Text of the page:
Many of the buildings and housing requiring such treatment reside in the public sector. The Government has at last realised that radical action is necessary to improve the public sector estate if the Climate Change Act targets are to be met. For local authorities, the Public Sector Decarbonisation Scheme has been central to this work over the last few years. Introduced in September 2020, the purpose of this fund includes improvements to energy efficiency. It was a good move to put Salix in charge of the PSDS, as that is a body that understands local authorities and the pressures they work under.  

It now seems that the Government has earmarked the PSDS as the main vehicle for this work in England and Wales, with the recent announcement of another £531m of funding over the period of the next 2 – 3 years.  

However, despite some success, the PSDS has been the subject of significant criticism from local government in the way that it has been operated. These criticisms fall into a number of different areas.  

white and gray thermostat at 19 5

The main area is timing. When the first tranche of monies were announced there was a very short timescale for applications to the fund. Bearing in mind that substantial sums of money might be being applied for, naturally there were evidential and other governance requirements in place. Many authorities found these so tight as to be impossible to comply with.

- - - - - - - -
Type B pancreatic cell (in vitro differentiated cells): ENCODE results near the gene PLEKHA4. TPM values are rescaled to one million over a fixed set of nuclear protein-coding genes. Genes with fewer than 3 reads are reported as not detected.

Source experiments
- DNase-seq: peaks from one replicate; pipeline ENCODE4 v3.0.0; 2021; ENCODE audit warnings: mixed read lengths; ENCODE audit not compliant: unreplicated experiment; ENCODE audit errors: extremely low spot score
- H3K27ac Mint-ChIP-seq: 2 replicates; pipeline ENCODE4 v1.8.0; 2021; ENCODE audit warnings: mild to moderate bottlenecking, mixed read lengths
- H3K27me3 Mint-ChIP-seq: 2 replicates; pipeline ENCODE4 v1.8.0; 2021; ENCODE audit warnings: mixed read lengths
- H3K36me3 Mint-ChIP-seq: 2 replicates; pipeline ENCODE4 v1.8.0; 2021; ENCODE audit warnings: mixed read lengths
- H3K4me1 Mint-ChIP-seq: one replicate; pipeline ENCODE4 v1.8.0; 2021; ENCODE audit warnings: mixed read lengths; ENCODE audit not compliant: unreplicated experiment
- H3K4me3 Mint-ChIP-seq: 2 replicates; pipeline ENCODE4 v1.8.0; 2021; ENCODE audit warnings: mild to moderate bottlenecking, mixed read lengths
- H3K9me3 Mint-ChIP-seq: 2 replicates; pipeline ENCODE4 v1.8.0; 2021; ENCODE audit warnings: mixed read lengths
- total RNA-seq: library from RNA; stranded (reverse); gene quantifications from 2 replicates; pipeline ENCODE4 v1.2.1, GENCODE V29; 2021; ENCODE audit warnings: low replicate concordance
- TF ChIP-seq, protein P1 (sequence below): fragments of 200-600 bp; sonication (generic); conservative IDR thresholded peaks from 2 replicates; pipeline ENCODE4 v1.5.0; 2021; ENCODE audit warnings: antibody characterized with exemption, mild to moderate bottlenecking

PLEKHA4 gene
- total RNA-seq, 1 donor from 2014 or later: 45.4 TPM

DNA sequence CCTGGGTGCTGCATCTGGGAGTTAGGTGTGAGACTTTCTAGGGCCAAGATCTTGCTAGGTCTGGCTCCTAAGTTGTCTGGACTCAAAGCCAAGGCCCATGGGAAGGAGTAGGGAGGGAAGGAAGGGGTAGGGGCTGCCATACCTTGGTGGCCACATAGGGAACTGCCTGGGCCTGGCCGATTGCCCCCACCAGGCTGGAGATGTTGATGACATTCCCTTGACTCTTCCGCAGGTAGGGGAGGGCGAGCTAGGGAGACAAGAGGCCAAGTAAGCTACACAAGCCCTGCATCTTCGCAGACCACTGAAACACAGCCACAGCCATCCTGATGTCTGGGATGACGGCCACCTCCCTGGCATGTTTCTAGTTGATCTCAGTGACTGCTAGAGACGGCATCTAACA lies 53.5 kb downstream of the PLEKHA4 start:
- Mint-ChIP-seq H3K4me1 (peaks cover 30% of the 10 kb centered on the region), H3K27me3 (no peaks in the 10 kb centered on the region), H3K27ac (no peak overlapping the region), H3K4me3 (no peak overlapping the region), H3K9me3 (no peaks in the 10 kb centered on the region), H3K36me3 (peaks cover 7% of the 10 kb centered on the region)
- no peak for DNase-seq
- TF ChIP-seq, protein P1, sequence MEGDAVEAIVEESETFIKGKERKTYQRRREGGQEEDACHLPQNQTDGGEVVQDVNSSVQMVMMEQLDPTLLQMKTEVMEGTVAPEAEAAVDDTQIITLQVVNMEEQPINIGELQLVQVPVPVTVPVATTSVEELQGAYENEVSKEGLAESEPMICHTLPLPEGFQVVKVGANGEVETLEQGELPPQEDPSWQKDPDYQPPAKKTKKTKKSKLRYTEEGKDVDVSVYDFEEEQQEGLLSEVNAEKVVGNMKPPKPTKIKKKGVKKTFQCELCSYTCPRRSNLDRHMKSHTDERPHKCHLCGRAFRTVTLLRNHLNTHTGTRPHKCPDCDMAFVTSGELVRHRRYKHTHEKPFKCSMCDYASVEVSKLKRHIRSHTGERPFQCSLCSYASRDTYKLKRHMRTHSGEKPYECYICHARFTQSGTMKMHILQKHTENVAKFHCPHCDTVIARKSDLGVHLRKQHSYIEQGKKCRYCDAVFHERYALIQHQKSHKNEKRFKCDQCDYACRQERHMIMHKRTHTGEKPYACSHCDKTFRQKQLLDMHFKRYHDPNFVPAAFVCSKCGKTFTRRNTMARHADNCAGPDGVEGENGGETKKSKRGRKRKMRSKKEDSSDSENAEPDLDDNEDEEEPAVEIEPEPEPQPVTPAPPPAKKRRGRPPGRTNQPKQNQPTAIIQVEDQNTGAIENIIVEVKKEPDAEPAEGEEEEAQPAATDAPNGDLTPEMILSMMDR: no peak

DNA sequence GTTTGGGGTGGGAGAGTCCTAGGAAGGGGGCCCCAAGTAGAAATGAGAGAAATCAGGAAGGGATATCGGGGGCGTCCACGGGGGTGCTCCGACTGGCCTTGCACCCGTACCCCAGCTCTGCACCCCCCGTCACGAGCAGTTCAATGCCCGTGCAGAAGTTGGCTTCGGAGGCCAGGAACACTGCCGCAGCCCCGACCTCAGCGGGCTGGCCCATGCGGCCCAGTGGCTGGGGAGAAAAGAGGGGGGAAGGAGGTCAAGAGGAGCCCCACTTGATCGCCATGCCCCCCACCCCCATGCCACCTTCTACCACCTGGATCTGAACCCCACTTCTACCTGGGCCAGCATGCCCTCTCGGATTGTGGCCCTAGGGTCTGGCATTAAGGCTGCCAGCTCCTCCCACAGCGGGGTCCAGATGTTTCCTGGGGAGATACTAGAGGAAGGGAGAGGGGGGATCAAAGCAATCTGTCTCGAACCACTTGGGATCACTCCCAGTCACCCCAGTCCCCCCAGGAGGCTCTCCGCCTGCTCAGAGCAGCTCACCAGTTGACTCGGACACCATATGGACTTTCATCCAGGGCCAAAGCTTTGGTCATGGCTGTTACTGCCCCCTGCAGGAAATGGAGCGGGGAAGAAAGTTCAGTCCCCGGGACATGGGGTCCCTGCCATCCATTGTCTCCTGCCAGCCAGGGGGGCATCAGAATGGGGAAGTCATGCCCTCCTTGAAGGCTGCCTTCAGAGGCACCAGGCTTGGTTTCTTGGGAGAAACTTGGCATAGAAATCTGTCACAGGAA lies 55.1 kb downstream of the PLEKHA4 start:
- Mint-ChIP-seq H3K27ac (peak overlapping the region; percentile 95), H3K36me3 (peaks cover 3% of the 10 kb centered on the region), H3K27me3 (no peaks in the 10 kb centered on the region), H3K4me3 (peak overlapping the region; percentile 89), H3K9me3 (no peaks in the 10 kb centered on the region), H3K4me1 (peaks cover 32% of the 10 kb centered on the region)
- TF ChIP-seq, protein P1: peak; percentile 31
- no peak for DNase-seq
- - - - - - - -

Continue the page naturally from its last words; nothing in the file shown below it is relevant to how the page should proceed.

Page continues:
A project that I worked on to build 1 MW of solar PV next to a leisure centre and completely replace the heating from gas boilers to air source heat pumps, with ancillary energy efficiency works, was fortunate to have secured over £6m from the PSDS. This would make the leisure centre largely zero carbon and would reduce the Council’s carbon footprint by nearly a quarter.  

However, its application was only possible because two years of preliminary and feasibility work (including a full business case) had already been completed. Were that not the case, then the project would have had no chance of completing the application in the timescales set.  

Those timescales also caused problems in relation to supply chains. Already under pressure due to Brexit and rising costs of shipping, the Ukraine crisis has made this situation worse. In some cases equipment ordered was late in arrival, putting pressure on completion dates. Salix, on behalf of the government, was forced to give extended timeframes to some Councils for this reason. There are suggestions that others lost the funding they had succeeded in being allocated due to the strict terms imposed and being unable to comply with deadlines.  

Also on terms and conditions, applications had to reach a certain threshold of pounds spent per tonne of carbon savings. Again, rising supply chain costs, often after orders had been placed, put some schemes in jeopardy.  

So whilst the allocation of the next batch of funding under the PSDS is to be welcomed, the view in local government is that lessons need to be learnt from earlier rounds. This is particularly important for the Government if they are to create the conditions which will see a noticeable increase in momentum in this area.   

Local authorities want to undertake this work and welcome the funding but there has to be a better understanding of the pressures on a Council to conceive a project, present it to Members for approval, the undertaking of all feasibility work and bringing it to completion, particularly when other timeframes (such as procurement) are outside of their control.  

Only time will tell whether these lessons have been learnt. 

Photo by Megan ✌🏼and Erik Mclean